Sources: Paul Horgan, Great River, The Rio Grande in North American History, Wesleyan Univeristy Press, Middletown, CT, 1984; : Ralph E. Twitchell, The Leading Facts of New Mexico History, Vol. II, The Torch Press, Cedar Rapids, 1912; David J. Weber, The Taos Trappers, David J. Weber, U of Oklahoma Press, Norman, OK, 1970.

More Victims of Fremont Expedition Die

By the middle of February, 1849, mountain man Bill Williams and the two men who’d survived the failure of the Fremont expedition in the Sangre de Cristos with him, were in Taos recovering. Before the end of the month was out, the 62-year old Williams and the Fremont expedition medical doctor Benjamin Kern headed back out into the snow-covered wilderness. Their mission was to retrieve Dr. Kern’s medical equipment and supplies and his two brothers’ art materials and papers. The goods were in a cache on the Continental Divide near the Rio Grande headwaters, where they’d been placed after the expedition’s pack mules succumbed to starvation and cold. Williams and Kerns were accompanied by a handful of Mexican assistants, who managed the pack outfit.

It was a fateful trip for the two Americans.  While they made it back to the cache, they did not make it out alive.

The Utes in the region had been in war mode since the previous summer. Since then, they’d been raiding the settlements up and down the Southern Rockies and the plains to the east. When they combined with the Apaches to clash with U.S. troops in the Raton mountains, the U.S. military leaders started getting concerned. Lt. Joseph H. Whittlesey was ordered out to bring the tribe into line.

Whittlesey started north from Taos on March 11 with 37 men and four scouts, one of them Lucien B. Maxwell. The next day, about fifteen miles north of Red River, his forces attacked a Ute village and forced those they hadn’t killed into the cold and snow.  About a dozen Utes fled toward the Rio Grande. When they happened on the Williams/Kerns encampment on the Continental Divide, they saw an opportunity to revenge what Whittlesey had done.

The Utes shot Old Bill Williams and Dr. Kern, ordered the men with them to stay put, and carried off the supplies and pack mules as partial payment for the destruction of their winter camp. It is said that when the Utes realized they’d killed Williams, they gave him a chief’s burial. If this is true, it’s more respect than he received from Fremont, whose family later blamed Williams for the failure of Fremont’s expedition and the subsequent death of so many of his men, an accusation that seems to have no basis in fact.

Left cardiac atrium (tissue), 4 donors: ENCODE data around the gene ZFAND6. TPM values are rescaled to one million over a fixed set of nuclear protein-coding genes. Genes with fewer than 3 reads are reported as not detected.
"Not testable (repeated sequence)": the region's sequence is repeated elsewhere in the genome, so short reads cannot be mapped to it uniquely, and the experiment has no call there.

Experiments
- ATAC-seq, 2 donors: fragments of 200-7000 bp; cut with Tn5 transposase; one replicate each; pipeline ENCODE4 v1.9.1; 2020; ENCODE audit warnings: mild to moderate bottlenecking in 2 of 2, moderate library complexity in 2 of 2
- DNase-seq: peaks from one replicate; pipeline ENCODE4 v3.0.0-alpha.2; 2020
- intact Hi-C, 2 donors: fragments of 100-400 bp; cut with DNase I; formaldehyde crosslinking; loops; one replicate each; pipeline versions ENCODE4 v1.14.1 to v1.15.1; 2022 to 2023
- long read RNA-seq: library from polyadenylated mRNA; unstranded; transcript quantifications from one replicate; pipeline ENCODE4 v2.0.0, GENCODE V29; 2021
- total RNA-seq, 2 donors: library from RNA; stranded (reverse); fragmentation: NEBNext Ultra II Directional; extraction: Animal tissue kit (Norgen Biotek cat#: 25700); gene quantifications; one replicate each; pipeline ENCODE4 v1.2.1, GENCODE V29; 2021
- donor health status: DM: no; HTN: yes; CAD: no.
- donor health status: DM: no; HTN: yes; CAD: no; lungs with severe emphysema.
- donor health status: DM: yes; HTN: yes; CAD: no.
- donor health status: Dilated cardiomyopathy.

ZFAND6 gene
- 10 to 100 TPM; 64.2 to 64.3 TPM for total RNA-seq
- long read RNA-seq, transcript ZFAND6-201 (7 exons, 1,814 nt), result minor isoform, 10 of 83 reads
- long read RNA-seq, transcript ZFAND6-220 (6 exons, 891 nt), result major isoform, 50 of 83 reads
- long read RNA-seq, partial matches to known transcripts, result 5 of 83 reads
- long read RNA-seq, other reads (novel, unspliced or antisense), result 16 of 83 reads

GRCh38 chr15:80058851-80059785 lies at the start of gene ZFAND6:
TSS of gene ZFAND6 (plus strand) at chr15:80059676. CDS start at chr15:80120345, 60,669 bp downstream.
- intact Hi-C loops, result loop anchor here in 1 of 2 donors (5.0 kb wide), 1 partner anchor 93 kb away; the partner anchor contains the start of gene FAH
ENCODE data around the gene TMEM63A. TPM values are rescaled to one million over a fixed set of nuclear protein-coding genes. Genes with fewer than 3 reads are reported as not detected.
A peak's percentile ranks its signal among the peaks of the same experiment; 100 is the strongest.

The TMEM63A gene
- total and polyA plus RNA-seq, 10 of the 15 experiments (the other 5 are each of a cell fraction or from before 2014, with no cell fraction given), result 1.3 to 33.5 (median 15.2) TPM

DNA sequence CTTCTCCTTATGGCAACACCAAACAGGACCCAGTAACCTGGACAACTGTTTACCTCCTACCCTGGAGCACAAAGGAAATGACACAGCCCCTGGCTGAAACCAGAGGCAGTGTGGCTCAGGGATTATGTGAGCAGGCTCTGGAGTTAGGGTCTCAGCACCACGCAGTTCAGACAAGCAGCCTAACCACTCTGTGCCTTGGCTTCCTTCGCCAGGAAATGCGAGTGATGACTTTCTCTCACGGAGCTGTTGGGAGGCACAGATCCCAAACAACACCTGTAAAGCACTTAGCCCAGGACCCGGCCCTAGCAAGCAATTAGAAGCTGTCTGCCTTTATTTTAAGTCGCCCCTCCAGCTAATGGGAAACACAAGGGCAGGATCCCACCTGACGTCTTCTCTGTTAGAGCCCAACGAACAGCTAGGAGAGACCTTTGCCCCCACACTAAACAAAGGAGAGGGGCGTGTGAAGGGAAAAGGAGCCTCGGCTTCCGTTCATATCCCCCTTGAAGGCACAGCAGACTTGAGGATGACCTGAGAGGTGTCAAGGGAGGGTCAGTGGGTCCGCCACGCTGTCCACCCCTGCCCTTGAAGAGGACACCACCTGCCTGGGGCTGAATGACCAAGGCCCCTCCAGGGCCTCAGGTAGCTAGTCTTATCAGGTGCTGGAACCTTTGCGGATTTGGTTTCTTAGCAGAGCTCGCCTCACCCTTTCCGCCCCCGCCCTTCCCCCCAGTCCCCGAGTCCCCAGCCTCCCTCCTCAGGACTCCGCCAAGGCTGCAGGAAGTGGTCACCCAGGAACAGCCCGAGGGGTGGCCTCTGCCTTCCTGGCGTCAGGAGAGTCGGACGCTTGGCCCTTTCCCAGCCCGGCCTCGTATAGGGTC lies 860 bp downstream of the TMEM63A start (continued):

SOURCES: Robert G. Cleland, This Reckless Breed of Man, UNM Press, 1976; Alpheus H. Favour, Old Bill Williams, mountain man, U of Oklahoma Press, Norman, 1962; Leroy R. Hafen, Ed., Fur Trappers and Traders in the Far Southwest, Utah State UP, Logan, 1997.

Alexis Godey Rescues Fremont’s Men

On Friday, February 9, 1849 eight of the original 33 in Colonel John C. Fremont’s Fourth Expedition rode into the settlement of Little Pueblo on the Colorado River. They were frostbitten, hungry, and unable to walk, but they were alive, thanks to Alexis Godey.

The Fremont expedition was supposed to identify a railroad route across the Rocky Mountains. Instead, virulent winter conditions brought it to a standstill. They’d started from the eastern slopes in November, but by mid-January it was apparent even to Fremont that they couldn’t go any farther.

With men and supplies giving out, Fremont, Alexis Godey, topographer Charles Preus and two other men went for help. However, by the time they got to Taos on January 13, Fremont was in no condition to return for the rest of his men, who by that time had broken into scattered groups, each trying desperately to survive.

Feb 9 illustration.Alexis Godey.Find a grave

 

Alexis Gody, originally hired as the expedition’s hunter, almost immediately headed back into the mountains for his companions. He fought his way north with 30 animals and four Mexican assistants. The first group he located consisted of the three Kern brothers, Captains Cathcart and Taplin, Missourian Micajah McGehee, and J.L. Steppenfeldt, all of them close to dying from starvation. He loaded them onto the mules and headed for the closest settlement. It took another three days, through yet more snow and ice, but they when they reached Little Pueblo on February 9, they were all still alive.

Godey was about 30 years old in 1849. He’d been with John Fremont during the Bear Flag Revolt in California and was cited for valor after the Battle of San Pasqual. He was known for his courage,  coolness under pressure, and stubborn resolution: courage and resolution he’d need to rescue the men Fremont had left behind.

Godey would go on to act as the head guide for another railroad survey expedition, this one Lt. Robert William’s 1853identification of a route from Texas to California along the 32nd parallel. Godey wasn’t the only member of William’s team who’d been in the mountains with Fremont. Williams’ cartographer was none other than Charles Preuss, Godey’s and Fremont’s companion on that initial January escape to Taos.

Sources: Alpheus H. Favour, Old Bill Williams, Mountain Man, U of Oklahoma Press, Norman, 1962; Leroy Hafen, Fremont’s Fourth Expedition, Arthur H. Clark Co., 1960; https://www.findagrave.com/memorial/15547524 1/2/18; http://www.longcamp.com/godey.html  1/2/18